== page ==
MACHIAS, Maine — What are the odds that two people who experienced the Japanese attack on Pearl Harbor would wind up in the same small community? And have a connection by marriage, to boot?
Robert Coles and Alma Vane were both in Honolulu that fateful day, Dec. 7, 1941, although their circumstances and experiences were quite different.
Coles was a 17-year-old sailor who witnessed and was caught up in the fury and devastation unleashed by the Japanese sneak attack, which catapulted the U.S. into World War II. Vane was a little girl whose father was stationed at a nearby Army base, where her family lived.
In interviews Thursday, both recalled their experiences and how they came to make their home in the Washington County seat.
Coles, who will turn 90 on Dec. 21, has been married three times but now lives alone. He is fit, still drives his own car, and he spoke enthusiastically, energetically and thoughtfully as he recalled his service.
Coles enlisted in the Navy when he turned 17 in 1940 and was still a senior in high school in the Bronx, New York. He worked long hours as a teenager and was partly motivated to join the military in order to escape that drudgery.
“You knew damn well, we’re going to be in it pretty soon,” recalled Coles, speaking to the Bangor Daily News in his living room on Thursday.
He was called up in February 1941 and was sent to Newport, R.I., for boot camp after which he completed training to become a radioman at a school in San Diego, Calif.
Coles arrived at Pearl Harbor in October. He was given a choice of serving on one of three ships. He chose the USS Bagley, a destroyer. One of the other two choices was the battleship USS Arizona, which was a target in the Japanese attack and sank in less than 10 minutes after being heavily damaged.
“One thousand, one hundred and seventy-seven men died aboard the USS Arizona,” recalled Coles. “It could have been one thousand, one hundred and seventy-eight.”
Coles initially was tested for his skill in Morse code when he reported for duty on the Bagley. Because it had been some months since he completed his radio training, he performed poorly, so he was assigned to duty as a regular seaman on deck. While on watch duty in the crow’s nest some mornings, he also observed when the sailors who operated the .50-caliber machine guns would report to their stations for practice, load their weapons, and fire some rounds.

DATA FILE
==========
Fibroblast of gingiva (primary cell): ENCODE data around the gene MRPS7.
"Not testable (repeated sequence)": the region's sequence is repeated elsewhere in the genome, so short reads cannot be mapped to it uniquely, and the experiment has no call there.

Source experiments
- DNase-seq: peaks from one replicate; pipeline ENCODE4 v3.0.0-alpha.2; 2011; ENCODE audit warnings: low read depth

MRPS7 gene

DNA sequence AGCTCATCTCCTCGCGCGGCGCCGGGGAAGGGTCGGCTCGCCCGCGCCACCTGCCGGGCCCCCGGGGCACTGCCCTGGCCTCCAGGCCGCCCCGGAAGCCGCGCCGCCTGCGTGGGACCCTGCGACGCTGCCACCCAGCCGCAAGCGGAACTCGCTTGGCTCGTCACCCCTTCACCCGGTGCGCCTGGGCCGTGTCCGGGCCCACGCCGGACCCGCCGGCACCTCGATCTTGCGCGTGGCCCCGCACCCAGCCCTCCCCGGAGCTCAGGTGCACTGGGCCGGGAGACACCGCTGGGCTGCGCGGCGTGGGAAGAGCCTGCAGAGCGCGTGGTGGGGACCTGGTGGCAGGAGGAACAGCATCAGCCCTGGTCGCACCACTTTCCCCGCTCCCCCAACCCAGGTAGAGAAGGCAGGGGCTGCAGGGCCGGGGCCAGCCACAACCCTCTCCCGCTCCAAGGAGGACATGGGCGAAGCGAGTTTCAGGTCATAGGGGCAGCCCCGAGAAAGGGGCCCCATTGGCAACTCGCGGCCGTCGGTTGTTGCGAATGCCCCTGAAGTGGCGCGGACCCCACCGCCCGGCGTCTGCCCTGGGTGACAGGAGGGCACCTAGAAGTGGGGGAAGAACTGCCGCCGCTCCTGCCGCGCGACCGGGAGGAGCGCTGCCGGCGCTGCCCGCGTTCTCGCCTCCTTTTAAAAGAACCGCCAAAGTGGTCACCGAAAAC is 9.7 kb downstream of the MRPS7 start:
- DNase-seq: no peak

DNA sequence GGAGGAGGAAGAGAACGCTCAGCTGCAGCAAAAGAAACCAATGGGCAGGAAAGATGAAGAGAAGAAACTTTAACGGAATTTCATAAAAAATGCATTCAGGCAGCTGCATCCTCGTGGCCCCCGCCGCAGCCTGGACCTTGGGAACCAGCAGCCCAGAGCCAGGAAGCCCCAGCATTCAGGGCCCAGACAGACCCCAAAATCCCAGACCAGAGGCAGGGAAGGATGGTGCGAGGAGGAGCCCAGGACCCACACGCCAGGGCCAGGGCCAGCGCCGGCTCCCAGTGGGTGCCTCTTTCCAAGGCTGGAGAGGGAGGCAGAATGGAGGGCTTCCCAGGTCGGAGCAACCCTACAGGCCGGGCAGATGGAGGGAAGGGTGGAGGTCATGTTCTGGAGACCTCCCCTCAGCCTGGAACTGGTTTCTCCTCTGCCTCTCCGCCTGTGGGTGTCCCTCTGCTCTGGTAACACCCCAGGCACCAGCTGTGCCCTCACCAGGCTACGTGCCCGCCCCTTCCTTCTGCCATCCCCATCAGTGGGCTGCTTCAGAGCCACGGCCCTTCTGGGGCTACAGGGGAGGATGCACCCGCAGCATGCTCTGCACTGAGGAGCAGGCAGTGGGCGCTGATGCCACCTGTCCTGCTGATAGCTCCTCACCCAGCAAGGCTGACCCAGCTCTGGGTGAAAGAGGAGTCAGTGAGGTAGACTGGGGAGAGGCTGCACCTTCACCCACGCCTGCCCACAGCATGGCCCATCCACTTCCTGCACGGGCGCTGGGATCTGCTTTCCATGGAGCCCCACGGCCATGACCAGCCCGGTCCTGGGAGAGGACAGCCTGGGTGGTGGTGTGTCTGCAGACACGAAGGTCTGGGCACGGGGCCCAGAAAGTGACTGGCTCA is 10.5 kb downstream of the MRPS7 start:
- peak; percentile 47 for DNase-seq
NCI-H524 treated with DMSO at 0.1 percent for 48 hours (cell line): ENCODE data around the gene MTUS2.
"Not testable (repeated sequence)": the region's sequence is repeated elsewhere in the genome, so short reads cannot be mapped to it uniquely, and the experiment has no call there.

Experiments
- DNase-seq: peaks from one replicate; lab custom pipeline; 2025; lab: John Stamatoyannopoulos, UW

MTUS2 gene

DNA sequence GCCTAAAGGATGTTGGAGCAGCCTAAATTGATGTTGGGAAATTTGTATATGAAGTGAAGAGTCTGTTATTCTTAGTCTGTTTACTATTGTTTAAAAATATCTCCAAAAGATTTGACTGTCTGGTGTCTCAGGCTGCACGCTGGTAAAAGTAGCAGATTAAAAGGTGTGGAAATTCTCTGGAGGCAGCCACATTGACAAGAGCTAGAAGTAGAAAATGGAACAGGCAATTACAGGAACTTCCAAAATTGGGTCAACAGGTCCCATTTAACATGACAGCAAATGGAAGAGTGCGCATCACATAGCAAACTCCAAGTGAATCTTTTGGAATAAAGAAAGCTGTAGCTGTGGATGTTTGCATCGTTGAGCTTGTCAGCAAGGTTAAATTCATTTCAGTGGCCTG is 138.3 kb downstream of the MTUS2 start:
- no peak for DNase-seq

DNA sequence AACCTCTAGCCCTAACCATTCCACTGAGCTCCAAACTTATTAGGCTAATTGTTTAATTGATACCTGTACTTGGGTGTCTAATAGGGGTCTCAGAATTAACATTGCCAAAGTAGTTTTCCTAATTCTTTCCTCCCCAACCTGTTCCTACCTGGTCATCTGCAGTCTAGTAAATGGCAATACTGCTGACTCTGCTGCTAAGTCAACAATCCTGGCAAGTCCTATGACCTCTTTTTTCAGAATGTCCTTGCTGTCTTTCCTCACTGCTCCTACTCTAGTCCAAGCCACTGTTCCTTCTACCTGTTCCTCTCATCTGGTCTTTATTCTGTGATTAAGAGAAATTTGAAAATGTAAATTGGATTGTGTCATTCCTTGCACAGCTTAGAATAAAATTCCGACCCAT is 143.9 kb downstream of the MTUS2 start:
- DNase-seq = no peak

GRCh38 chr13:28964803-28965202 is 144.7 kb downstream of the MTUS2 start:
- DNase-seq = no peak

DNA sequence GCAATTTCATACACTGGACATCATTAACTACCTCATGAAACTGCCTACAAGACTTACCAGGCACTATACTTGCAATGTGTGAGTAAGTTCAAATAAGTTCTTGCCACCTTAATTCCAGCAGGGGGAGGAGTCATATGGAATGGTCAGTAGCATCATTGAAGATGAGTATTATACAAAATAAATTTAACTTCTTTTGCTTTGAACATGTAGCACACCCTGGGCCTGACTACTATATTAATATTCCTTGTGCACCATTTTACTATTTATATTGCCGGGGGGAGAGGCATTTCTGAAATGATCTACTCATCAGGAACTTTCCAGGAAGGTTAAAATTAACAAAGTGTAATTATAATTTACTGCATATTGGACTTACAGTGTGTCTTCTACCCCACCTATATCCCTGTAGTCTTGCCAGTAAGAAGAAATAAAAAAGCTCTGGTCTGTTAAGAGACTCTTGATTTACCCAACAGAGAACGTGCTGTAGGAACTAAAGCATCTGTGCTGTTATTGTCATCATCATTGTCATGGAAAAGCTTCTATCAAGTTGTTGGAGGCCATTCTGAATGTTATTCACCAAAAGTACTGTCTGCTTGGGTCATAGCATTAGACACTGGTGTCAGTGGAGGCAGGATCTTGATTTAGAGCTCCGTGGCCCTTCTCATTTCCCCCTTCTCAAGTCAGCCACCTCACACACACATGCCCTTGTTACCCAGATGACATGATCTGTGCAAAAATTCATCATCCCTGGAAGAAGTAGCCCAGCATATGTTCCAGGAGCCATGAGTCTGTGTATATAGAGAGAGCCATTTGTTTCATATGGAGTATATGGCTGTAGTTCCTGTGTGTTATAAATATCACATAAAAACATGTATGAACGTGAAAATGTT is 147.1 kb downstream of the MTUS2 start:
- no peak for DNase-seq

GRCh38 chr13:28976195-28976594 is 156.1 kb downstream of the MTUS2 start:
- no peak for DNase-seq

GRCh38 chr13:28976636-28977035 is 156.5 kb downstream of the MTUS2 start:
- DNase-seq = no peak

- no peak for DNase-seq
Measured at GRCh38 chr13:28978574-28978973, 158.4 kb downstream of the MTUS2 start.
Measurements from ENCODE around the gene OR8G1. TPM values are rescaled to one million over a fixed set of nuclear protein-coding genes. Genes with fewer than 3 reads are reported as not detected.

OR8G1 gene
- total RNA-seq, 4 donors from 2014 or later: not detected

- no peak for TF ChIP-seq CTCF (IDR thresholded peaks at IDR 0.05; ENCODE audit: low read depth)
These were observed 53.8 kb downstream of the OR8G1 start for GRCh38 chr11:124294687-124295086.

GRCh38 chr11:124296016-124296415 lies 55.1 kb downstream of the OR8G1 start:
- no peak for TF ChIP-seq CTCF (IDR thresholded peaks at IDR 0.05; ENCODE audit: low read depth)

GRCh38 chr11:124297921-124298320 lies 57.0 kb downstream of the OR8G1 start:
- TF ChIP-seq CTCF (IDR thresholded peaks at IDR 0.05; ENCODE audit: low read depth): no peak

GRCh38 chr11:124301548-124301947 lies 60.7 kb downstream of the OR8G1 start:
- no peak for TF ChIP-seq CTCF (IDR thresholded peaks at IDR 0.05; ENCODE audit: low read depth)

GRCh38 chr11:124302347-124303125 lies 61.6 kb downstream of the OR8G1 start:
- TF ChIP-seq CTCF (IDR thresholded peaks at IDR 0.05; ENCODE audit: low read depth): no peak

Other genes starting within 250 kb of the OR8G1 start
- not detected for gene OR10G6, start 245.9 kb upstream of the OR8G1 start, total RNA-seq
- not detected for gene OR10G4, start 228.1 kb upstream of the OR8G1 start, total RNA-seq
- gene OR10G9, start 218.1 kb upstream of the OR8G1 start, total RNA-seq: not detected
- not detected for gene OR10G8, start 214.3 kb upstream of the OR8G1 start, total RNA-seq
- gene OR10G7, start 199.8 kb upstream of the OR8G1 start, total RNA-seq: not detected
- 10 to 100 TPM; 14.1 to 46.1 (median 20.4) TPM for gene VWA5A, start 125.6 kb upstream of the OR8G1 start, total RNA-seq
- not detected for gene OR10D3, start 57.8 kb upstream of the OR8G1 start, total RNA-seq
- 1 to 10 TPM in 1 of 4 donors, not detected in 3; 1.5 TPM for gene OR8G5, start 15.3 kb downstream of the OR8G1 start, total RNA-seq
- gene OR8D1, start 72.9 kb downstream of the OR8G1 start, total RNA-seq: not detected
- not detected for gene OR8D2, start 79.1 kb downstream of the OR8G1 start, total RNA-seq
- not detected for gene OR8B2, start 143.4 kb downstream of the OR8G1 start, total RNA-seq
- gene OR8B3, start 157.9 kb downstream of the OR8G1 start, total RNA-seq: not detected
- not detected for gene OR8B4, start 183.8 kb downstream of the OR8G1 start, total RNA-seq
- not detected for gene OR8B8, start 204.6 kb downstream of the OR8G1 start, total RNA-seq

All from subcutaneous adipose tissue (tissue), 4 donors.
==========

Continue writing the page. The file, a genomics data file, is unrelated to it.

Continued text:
On the morning of the attack, the Bagley was tied up at the Navy yard pier. Coles emerged from the mess hall, still chewing on a piece of toast, he recalled.
“All of a sudden I noticed a lot of planes … with big red circles on them,” the insignia of Japan.
Coles saw some of the planes bomb the nearby naval air station on Ford Island.
Coles ran forward to one of the machine guns and drew on what he learned watching the other sailors practice. He took a tool, broke the padlock to the ammunition box, and loaded the weapon. Two Japanese torpedo planes approached. Coles took aim and opened fire, hitting both aircraft. He was quickly relieved by the chief gunnery mate and thereafter took up a station in the bow of the ship to act as a spotter for other enemy aircraft.
The battle lasted nearly two hours.
“As far as I’m concerned, it took a lifetime,” said Coles.
He could see damage being inflicted on the naval station and other ships in the harbor.